In case you are a traditionalist and hesitate to express sympathy for a spin off of one or more parts of JPM, take heart!!  If you review the history of what is now JPM, you’ll discover that its mammoth range of businesses and its mega financial girth has been cobbled together relatively recently… during the past 15 years. The record shows that:

Chase Manhattan Bank did not merge with J.P. Morgan & Co. to create J.P. Morgan Chase & Co. until 2000.        

Bank One was swallowed up by JPM in 2004.

And of course, Bear Stearns and Washington Mutual were lapped up by JPM for considerably less than full value[14] during the darkest days of the 2007-09 Financial Crisis… aided/approved by the Federal Reserve.

A discussion of the ideas above was at the core of analysts’ questions (much to Dimon’s chagrin) during the January 14th Earnings Conference Call. Naturally, Dimon consistently and vigorously defended the value of JPM as it currently exists, complete with the “Fortress Balance Sheet”, “Fortress Technology”, etc.   It is not a stretch to suggest that a major reason Dimon resists any discussion of a “Spin Off” strategy centers on his own ego.  Afterall, the average human finds great satisfaction in being the “biggest” in any endeavor.

However, Dimon is also (at his best, at least) a realist. Deep into the Earnings call, following much focus on the topic of reorganization possibilities, Dimon said this:

“If the regulators — at the end of the day — want JPMorgan to be split up then that’s what will have to happen…  We can’t fight the federal government.”


I hope that you gained a new appreciation for how history can so easily tie into present day events and developments. John Pierpont Morgan does, in fact, tie into all of the following:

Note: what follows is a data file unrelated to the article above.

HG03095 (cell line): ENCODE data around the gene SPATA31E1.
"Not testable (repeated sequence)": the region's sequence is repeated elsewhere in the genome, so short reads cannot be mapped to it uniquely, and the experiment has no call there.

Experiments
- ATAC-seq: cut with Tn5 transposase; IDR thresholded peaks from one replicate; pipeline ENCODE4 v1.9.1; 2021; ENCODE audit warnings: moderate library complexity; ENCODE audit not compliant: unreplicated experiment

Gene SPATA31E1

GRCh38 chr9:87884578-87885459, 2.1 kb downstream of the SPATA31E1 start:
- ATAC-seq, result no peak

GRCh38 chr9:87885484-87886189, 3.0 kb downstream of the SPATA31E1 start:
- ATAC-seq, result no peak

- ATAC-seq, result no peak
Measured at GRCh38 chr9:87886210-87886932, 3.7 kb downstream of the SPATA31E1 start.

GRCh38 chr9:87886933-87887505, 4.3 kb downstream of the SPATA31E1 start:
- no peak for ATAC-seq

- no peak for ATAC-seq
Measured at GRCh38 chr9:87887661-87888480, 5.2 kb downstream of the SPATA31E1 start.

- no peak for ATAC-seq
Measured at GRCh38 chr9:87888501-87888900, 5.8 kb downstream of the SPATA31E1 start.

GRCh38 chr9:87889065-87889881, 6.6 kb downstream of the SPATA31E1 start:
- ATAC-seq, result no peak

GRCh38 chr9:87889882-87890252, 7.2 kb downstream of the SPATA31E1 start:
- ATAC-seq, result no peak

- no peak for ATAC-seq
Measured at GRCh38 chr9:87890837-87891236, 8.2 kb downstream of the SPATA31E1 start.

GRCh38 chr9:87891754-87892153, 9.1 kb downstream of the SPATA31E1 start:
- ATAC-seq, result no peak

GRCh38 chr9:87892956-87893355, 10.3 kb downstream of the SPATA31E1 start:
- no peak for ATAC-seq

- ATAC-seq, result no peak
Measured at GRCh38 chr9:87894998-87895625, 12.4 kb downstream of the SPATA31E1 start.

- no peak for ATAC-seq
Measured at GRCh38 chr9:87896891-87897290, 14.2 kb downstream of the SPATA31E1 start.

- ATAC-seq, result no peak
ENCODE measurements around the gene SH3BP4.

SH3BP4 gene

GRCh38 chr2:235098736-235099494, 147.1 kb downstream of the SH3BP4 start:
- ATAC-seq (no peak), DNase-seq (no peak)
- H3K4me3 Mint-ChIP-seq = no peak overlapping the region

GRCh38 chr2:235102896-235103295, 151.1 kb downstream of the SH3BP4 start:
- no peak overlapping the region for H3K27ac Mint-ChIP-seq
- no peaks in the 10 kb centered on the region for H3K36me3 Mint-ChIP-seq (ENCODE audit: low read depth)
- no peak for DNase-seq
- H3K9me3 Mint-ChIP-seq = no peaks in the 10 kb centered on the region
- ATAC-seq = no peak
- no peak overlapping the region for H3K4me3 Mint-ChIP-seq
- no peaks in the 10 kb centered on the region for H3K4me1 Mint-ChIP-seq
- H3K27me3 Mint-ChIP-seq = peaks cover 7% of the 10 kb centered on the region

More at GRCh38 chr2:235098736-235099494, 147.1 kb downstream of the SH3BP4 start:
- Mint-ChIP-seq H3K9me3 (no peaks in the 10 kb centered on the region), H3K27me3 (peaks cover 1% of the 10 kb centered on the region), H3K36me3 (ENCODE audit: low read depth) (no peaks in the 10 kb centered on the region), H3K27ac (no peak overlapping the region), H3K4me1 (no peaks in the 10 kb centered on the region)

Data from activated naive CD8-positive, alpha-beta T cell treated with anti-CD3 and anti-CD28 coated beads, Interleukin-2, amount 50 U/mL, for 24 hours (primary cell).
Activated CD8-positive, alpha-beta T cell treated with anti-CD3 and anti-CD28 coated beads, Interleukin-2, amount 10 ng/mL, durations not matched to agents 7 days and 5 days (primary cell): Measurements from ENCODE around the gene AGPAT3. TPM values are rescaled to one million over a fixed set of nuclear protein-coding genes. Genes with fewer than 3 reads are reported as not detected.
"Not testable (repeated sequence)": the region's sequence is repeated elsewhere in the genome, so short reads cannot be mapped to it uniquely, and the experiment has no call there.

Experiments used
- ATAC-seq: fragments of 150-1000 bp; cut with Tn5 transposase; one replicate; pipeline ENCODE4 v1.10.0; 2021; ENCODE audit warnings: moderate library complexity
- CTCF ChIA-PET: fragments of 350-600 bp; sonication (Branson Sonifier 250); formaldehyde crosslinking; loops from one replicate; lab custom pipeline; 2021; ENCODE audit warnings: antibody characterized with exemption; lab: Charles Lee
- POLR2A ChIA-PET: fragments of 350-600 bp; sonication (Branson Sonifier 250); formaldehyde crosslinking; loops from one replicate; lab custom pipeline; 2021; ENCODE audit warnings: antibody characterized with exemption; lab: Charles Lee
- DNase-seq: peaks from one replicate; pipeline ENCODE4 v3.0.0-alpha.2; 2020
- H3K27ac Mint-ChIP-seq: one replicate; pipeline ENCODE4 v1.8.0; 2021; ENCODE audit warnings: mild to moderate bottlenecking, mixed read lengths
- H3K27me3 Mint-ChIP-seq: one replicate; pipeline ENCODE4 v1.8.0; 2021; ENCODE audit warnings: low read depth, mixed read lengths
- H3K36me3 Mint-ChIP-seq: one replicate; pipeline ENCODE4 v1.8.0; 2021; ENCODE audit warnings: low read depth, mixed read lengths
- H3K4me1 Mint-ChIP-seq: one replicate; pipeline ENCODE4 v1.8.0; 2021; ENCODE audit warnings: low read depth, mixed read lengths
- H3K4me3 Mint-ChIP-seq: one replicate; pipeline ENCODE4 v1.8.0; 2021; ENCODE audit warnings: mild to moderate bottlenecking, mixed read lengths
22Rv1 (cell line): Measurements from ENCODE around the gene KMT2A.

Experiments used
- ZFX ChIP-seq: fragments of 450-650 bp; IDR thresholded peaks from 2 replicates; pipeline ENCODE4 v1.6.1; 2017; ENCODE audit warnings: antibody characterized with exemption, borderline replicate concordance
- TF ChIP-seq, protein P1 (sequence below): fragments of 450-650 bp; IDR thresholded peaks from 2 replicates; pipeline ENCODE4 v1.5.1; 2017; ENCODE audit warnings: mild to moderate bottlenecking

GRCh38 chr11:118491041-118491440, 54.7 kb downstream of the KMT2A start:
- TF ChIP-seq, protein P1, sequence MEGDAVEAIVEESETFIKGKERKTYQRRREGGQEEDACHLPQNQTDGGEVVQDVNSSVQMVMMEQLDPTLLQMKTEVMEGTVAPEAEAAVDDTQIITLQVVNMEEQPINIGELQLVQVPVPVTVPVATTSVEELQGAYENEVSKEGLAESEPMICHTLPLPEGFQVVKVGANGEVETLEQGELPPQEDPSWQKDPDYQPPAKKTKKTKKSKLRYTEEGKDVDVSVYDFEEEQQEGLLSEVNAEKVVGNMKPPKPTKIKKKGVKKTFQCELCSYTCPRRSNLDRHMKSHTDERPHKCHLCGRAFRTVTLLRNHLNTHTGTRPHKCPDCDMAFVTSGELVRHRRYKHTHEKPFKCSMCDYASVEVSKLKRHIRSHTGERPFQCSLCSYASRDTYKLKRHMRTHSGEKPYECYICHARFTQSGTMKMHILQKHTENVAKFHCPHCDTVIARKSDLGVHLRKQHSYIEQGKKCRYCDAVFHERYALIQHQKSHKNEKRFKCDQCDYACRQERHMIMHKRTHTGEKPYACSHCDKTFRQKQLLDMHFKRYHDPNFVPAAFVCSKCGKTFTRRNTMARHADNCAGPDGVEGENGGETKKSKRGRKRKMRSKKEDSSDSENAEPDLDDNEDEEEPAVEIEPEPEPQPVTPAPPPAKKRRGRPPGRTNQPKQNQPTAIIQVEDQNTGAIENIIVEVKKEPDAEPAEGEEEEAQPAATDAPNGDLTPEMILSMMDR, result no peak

1) Big banks and the tremendous power they wield;

This is a political cartoon from the heyday of J.P. Morgan's power. You can see that, in the eyes of millions of his day, Morgan was "bigger" than Uncle Sam!

2) The creation of the Federal Reserve… and (yes, albeit very tangentially) the advent of Quantitative Easing (QE). If we adjust for differences in historical context, the macro methods used by Morgan to “resolve” U.S. financial crises in his era were not that far off in spirit from the Federal Reserve’s intent with regard to QE… as it tried to pull the U.S. out of the Crisis of 2007-09.

3) The existence of General Electric (although the current mix of businesses within GE bears only faint resemblance to GE in its early days).

In addition, if we remember that J.P. Morgan reveled in the assurance that neither he nor his business partners ever had to compete on a truly “level” playing field, we can clearly see that the spirit of those in 2015 who practice High Frequency Trading and depend upon tools such as front-running and “Dark Pools” in 2015 is actually an all too accurate reflection of the legacy bequeathed by Morgan!

Also, and quite unfortunately, the physical “House of Morgan” (23 Wall Street) serves as a reminder to us that terrorism is nothing new. It is tragic that the bloody act from 1920 that was perpetrated by Americans bears so close a resemblance to the acts of terrorism we see today.

Finally, I pose to you for consideration some striking parallels between J.P. Morgan and Jamie Dimon:

In his era, J.P. Morgan

1) Resisted any limits that might be imposed upon his company and the exercise of free enterprise;